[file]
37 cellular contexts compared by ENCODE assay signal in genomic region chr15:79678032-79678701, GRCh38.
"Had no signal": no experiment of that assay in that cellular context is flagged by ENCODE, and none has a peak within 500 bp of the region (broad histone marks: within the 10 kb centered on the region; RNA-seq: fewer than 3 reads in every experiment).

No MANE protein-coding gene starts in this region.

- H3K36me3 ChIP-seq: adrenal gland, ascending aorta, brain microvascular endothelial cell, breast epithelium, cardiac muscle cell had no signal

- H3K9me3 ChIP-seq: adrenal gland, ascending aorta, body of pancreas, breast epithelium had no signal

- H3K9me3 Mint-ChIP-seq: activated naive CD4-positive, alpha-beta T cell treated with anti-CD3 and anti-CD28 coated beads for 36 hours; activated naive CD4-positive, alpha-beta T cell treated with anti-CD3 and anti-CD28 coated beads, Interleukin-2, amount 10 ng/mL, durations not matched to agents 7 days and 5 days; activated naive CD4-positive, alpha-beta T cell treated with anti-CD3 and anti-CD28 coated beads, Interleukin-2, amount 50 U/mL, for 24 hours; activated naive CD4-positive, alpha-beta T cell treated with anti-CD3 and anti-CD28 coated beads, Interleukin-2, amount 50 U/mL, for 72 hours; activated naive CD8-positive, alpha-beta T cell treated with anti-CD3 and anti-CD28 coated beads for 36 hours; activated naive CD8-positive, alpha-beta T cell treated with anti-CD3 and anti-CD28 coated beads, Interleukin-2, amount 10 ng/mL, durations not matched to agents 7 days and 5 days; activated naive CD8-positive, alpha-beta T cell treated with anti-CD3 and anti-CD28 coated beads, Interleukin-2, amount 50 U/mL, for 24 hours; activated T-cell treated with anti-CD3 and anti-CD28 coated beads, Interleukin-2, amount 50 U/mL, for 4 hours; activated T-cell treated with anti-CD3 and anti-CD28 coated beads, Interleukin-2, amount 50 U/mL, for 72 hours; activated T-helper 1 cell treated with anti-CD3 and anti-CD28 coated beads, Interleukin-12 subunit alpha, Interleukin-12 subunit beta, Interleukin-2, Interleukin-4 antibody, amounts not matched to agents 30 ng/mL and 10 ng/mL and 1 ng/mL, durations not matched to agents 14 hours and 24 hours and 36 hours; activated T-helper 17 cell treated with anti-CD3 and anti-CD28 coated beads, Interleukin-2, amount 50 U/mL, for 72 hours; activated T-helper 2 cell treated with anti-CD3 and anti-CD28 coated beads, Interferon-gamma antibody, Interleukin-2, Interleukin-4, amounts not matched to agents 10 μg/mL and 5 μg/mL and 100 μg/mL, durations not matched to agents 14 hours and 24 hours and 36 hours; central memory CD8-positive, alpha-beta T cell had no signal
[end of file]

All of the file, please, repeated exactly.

37 cellular contexts compared by ENCODE assay signal in genomic region chr15:79678032-79678701, GRCh38.
"Had no signal": no experiment of that assay in that cellular context is flagged by ENCODE, and none has a peak within 500 bp of the region (broad histone marks: within the 10 kb centered on the region; RNA-seq: fewer than 3 reads in every experiment).

No MANE protein-coding gene starts in this region.

- H3K36me3 ChIP-seq: adrenal gland, ascending aorta, brain microvascular endothelial cell, breast epithelium, cardiac muscle cell had no signal

- H3K9me3 ChIP-seq: adrenal gland, ascending aorta, body of pancreas, breast epithelium had no signal

- H3K9me3 Mint-ChIP-seq: activated naive CD4-positive, alpha-beta T cell treated with anti-CD3 and anti-CD28 coated beads for 36 hours; activated naive CD4-positive, alpha-beta T cell treated with anti-CD3 and anti-CD28 coated beads, Interleukin-2, amount 10 ng/mL, durations not matched to agents 7 days and 5 days; activated naive CD4-positive, alpha-beta T cell treated with anti-CD3 and anti-CD28 coated beads, Interleukin-2, amount 50 U/mL, for 24 hours; activated naive CD4-positive, alpha-beta T cell treated with anti-CD3 and anti-CD28 coated beads, Interleukin-2, amount 50 U/mL, for 72 hours; activated naive CD8-positive, alpha-beta T cell treated with anti-CD3 and anti-CD28 coated beads for 36 hours; activated naive CD8-positive, alpha-beta T cell treated with anti-CD3 and anti-CD28 coated beads, Interleukin-2, amount 10 ng/mL, durations not matched to agents 7 days and 5 days; activated naive CD8-positive, alpha-beta T cell treated with anti-CD3 and anti-CD28 coated beads, Interleukin-2, amount 50 U/mL, for 24 hours; activated T-cell treated with anti-CD3 and anti-CD28 coated beads, Interleukin-2, amount 50 U/mL, for 4 hours; activated T-cell treated with anti-CD3 and anti-CD28 coated beads, Interleukin-2, amount 50 U/mL, for 72 hours; activated T-helper 1 cell treated with anti-CD3 and anti-CD28 coated beads, Interleukin-12 subunit alpha, Interleukin-12 subunit beta, Interleukin-2, Interleukin-4 antibody, amounts not matched to agents 30 ng/mL and 10 ng/mL and 1 ng/mL, durations not matched to agents 14 hours and 24 hours and 36 hours; activated T-helper 17 cell treated with anti-CD3 and anti-CD28 coated beads, Interleukin-2, amount 50 U/mL, for 72 hours; activated T-helper 2 cell treated with anti-CD3 and anti-CD28 coated beads, Interferon-gamma antibody, Interleukin-2, Interleukin-4, amounts not matched to agents 10 μg/mL and 5 μg/mL and 100 μg/mL, durations not matched to agents 14 hours and 24 hours and 36 hours; central memory CD8-positive, alpha-beta T cell had no signal